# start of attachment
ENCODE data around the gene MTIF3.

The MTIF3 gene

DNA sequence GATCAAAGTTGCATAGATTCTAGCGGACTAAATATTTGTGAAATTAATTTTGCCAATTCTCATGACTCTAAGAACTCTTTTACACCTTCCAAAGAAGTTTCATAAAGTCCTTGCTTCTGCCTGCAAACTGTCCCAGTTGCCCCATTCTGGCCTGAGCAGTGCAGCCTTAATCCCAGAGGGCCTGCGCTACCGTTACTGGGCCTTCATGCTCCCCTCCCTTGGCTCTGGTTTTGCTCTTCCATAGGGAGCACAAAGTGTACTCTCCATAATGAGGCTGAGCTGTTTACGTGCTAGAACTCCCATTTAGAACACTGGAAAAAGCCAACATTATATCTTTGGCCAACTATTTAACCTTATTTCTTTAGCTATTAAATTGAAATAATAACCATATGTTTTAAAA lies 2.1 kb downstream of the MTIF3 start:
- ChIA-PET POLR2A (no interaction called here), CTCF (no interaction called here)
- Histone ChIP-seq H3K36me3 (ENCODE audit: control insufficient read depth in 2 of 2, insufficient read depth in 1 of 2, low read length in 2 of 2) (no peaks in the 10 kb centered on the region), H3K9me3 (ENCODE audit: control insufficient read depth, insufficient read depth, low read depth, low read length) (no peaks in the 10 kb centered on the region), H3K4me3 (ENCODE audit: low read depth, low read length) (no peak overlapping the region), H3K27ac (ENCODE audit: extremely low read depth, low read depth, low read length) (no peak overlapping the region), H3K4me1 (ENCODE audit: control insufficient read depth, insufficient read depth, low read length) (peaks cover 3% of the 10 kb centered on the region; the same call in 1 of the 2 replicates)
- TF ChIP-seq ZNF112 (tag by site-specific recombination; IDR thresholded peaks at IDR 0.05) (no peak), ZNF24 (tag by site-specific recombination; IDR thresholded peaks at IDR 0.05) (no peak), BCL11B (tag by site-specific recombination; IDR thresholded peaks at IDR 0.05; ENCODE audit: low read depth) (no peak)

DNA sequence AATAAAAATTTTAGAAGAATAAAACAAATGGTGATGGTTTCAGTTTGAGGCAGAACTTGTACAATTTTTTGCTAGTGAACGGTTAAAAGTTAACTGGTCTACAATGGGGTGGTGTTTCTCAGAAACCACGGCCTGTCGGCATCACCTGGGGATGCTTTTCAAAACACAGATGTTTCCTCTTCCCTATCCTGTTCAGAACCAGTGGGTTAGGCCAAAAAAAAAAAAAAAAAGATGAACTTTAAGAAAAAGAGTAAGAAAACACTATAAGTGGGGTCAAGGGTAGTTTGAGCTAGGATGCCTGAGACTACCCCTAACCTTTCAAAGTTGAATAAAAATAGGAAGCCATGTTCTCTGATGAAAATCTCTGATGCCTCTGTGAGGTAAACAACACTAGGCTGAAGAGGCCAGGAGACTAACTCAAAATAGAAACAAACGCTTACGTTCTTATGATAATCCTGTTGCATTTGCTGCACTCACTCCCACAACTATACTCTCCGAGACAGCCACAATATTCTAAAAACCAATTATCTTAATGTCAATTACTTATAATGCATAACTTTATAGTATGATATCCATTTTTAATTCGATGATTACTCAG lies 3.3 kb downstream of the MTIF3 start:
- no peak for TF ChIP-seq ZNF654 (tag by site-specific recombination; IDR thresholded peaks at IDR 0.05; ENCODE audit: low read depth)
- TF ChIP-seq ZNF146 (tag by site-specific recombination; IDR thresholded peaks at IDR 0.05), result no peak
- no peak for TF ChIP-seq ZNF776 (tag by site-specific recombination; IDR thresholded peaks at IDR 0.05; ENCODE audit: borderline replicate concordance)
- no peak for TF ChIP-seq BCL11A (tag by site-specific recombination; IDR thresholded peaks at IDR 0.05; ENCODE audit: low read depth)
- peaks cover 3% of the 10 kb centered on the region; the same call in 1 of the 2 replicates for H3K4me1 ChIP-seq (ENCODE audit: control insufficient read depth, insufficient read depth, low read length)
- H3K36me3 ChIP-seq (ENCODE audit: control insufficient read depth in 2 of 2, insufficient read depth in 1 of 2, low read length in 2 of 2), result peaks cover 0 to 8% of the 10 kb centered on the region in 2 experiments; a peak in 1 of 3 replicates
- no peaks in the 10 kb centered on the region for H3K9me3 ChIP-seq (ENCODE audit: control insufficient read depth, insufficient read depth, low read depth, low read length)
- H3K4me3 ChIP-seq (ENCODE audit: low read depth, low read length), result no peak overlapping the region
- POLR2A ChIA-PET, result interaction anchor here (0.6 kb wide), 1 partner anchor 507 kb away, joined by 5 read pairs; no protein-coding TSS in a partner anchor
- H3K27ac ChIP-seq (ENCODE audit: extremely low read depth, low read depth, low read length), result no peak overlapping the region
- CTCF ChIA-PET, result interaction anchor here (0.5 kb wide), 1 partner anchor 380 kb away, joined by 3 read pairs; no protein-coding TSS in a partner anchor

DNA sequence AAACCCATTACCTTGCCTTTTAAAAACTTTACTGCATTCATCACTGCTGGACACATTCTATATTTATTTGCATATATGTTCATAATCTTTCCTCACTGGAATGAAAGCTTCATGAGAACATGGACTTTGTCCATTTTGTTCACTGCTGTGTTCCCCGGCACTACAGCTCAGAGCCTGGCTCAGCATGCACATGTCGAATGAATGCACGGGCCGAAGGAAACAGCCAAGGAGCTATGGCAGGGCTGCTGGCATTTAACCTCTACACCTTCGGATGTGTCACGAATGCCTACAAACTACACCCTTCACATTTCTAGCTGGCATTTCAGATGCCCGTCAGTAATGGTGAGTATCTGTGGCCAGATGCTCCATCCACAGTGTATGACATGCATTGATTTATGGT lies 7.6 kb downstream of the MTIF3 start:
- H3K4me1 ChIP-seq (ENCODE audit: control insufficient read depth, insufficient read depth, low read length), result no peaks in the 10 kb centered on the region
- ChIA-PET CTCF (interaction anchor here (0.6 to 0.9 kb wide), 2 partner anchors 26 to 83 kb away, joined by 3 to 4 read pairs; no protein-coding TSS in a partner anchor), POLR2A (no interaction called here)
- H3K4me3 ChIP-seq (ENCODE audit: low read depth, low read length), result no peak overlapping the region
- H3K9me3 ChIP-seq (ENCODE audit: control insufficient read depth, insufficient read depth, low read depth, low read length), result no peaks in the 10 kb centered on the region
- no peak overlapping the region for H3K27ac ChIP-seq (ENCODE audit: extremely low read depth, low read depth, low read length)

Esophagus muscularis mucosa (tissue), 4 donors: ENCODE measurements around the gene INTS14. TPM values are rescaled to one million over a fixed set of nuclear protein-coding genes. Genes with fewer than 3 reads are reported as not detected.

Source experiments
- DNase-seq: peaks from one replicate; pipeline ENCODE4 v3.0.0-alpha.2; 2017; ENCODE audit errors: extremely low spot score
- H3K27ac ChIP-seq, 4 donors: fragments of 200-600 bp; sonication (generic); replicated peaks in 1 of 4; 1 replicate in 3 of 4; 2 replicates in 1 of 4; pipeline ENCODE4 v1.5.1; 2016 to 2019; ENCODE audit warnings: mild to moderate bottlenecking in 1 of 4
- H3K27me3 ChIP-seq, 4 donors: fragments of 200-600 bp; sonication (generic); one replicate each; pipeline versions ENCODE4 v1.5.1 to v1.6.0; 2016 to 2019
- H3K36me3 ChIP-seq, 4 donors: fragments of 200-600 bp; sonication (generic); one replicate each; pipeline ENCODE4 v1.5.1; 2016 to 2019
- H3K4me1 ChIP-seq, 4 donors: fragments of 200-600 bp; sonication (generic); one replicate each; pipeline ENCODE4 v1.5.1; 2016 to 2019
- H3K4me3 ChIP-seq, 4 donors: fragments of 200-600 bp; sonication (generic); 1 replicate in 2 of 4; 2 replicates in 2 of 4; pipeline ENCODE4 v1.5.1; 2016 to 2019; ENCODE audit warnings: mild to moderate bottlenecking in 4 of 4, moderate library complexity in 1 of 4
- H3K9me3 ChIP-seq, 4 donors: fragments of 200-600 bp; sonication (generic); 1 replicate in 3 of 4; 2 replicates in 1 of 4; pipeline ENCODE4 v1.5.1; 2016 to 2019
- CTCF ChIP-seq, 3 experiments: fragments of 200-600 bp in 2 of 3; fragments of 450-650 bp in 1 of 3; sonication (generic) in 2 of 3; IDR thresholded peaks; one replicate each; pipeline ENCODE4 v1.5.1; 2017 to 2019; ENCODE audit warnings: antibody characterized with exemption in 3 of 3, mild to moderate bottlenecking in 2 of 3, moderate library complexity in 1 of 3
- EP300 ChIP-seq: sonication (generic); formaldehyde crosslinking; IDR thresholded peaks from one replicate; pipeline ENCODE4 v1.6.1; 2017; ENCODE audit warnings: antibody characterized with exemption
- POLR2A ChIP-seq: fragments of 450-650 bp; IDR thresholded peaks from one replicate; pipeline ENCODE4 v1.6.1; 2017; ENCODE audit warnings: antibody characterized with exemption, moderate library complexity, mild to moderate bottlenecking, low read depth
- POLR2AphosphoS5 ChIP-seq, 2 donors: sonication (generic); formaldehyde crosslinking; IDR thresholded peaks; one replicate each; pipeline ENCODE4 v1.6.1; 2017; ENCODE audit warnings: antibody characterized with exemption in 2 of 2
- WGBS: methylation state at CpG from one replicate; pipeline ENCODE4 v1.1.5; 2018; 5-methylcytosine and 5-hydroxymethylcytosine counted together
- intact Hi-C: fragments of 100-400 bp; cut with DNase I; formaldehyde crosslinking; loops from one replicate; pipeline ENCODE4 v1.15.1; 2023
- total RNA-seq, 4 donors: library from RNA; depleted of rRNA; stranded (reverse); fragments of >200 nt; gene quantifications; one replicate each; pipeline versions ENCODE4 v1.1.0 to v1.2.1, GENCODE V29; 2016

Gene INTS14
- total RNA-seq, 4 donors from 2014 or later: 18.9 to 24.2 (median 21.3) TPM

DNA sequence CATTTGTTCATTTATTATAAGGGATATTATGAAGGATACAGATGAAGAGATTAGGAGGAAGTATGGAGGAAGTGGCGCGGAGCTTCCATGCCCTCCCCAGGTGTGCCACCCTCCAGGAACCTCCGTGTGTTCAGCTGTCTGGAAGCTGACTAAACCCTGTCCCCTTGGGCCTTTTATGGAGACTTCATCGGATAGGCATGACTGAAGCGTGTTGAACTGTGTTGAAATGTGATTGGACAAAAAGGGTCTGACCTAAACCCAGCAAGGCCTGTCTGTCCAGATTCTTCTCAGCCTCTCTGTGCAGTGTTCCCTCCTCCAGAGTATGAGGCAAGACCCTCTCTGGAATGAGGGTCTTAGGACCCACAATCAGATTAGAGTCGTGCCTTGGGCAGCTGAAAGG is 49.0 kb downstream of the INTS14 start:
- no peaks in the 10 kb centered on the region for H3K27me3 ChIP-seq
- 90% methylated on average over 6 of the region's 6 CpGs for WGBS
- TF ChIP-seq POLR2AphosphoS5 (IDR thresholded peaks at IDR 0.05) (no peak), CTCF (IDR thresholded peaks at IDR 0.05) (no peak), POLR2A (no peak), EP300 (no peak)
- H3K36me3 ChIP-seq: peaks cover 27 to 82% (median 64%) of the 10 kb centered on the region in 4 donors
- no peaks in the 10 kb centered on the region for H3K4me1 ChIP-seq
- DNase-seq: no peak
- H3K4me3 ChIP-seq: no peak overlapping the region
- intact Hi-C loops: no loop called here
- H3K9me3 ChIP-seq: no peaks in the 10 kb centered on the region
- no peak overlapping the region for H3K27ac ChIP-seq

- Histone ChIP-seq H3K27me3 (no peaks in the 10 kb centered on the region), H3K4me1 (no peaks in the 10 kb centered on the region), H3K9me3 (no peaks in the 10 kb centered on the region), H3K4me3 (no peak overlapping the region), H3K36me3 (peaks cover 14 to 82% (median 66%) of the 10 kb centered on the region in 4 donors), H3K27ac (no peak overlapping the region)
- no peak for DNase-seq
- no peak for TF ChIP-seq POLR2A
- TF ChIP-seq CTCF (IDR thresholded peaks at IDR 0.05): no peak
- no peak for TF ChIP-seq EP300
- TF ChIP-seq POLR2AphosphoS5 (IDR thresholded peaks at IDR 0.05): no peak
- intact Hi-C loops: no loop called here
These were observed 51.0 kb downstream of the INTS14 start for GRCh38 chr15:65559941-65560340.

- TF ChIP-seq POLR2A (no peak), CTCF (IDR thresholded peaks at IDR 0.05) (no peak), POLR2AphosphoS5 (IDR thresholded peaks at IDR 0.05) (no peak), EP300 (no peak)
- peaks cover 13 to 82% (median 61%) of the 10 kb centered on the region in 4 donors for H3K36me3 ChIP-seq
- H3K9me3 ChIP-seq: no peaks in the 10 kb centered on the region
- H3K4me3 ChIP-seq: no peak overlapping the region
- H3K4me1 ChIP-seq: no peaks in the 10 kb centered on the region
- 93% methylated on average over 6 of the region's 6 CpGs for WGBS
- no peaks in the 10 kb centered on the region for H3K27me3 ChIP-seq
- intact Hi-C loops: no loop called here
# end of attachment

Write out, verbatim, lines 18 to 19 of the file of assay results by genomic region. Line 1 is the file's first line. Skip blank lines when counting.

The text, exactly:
- CTCF ChIA-PET, result interaction anchor here (0.5 kb wide), 1 partner anchor 380 kb away, joined by 3 read pairs; no protein-coding TSS in a partner anchor

DNA sequence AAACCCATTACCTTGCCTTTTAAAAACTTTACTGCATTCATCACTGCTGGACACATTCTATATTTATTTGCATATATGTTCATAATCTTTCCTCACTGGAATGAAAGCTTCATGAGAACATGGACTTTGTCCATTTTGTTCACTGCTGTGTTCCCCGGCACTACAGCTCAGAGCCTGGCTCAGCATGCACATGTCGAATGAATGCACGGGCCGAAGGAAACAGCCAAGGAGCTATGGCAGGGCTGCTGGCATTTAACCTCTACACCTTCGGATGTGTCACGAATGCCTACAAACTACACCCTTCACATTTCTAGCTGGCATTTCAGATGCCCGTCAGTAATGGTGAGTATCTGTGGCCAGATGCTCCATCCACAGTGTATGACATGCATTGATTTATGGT lies 7.6 kb downstream of the MTIF3 start: